After the murders in France, the BBC interviewed French Jews and was told by around half that they were planning on leaving France and coming to live in Israel. (The video was however removed after a few hours and replaced with another containing the exact opposite message).
The truth is that many Jews in Europe, and that includes Britain, can no longer live a normal Jewish life. Only this week, the Jewish Telegraph in Britain told readers that they should no longer stand outside their shul and chat for fear of attack. They can no longer walk down the street wearing a kippah. Many Jews this year will mean it when they say “Next Year in Jerusalem”.
See my blog post: here:
March 26, 2012 2:51 PM
Excuses, excuses, excuses.
Most of the secular and religious Jews could relocate. They have resources and friends and time and could live comfortably in Israel. There are hundreds of excuses for not returning, everyone makes excuses for what they don't want to do. - - - - - - - - Your question says "We sing the song, but do we mean it?" Lori, if one tenth of those singing meant what they said.....Israel would be full and vibrant and overflowing wouldn't it? But as it is, no ingathering, no temple............. no sincerity when asking messiah to come soon.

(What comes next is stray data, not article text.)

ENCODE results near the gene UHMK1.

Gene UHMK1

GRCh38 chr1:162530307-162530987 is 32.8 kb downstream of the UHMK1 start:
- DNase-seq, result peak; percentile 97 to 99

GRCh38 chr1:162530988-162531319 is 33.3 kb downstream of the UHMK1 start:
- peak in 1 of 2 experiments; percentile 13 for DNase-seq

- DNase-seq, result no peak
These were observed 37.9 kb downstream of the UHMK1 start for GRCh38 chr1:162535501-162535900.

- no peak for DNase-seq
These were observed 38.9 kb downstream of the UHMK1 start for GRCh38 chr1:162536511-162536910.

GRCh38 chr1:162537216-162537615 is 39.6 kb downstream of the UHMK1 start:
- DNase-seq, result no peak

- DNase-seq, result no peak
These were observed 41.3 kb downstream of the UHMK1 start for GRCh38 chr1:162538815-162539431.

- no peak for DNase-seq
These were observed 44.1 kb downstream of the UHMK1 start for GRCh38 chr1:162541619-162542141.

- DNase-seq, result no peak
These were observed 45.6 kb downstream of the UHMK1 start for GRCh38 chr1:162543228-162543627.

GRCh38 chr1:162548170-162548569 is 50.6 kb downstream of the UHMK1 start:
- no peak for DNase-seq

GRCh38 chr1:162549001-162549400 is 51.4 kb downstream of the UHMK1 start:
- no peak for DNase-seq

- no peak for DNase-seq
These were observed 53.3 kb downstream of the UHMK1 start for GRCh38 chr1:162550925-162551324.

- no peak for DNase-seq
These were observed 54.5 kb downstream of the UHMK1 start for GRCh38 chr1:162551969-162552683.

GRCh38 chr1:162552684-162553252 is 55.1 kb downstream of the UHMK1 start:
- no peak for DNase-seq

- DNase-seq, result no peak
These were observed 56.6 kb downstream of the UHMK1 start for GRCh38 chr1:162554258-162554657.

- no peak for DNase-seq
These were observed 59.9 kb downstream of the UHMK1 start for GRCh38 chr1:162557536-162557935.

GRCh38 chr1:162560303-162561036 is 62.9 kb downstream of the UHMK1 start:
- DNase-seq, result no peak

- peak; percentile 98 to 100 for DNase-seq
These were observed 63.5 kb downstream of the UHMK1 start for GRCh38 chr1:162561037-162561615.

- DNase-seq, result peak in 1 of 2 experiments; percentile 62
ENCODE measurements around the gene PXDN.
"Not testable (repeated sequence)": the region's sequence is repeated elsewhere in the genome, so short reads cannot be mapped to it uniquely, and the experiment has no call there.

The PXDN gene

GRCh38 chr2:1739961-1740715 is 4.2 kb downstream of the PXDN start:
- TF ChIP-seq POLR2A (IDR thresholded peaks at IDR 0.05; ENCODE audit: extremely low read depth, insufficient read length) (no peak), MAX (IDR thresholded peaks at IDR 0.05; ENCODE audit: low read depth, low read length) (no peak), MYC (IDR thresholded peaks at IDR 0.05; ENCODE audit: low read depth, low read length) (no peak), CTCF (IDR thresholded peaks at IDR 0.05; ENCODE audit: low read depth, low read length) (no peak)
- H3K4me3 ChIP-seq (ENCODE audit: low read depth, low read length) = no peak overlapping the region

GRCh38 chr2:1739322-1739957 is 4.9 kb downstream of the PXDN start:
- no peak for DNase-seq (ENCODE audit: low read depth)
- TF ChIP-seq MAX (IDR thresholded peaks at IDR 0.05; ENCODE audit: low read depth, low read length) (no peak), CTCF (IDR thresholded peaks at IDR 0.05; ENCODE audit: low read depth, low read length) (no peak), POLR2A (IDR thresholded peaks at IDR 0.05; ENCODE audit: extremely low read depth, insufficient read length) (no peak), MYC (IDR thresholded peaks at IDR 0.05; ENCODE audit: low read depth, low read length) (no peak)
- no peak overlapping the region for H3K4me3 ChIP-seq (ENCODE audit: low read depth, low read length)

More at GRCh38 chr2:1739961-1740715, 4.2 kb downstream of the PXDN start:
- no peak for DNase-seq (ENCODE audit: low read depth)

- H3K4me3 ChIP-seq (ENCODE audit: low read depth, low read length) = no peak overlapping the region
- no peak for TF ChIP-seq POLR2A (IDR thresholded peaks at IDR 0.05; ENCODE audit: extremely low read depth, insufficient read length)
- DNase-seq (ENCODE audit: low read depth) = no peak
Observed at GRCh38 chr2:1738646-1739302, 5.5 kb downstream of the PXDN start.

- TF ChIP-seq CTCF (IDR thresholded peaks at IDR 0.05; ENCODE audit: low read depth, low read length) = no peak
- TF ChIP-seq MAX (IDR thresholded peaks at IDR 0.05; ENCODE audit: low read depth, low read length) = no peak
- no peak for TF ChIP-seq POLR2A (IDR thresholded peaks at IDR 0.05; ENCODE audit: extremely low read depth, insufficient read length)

March 25, 2012 8:36 PM
I meant it and did it
As a kid I well remember singing it and meaning it. I was very glad when I was finally able to make that dream a reality.
Chana Miriam Zelasko,
March 25, 2012 6:15 PM
The right focus
Beautiful, Lori! I notice that lately many of your lectures focus on Israel and how important it is to the Jewish People. Good for you, Lori! Keep it up!
March 25, 2012 4:47 PM
We said it one year and it actually happened. We Bar Mitzvah my nephew there, I look forward to going back.
March 25, 2012 9:48 AM
I think most Jews when they say that line, do not mean it at all. They do not wish to live in Israel or even try to, especially ones with money and a nice materialistic setup outside of Israel.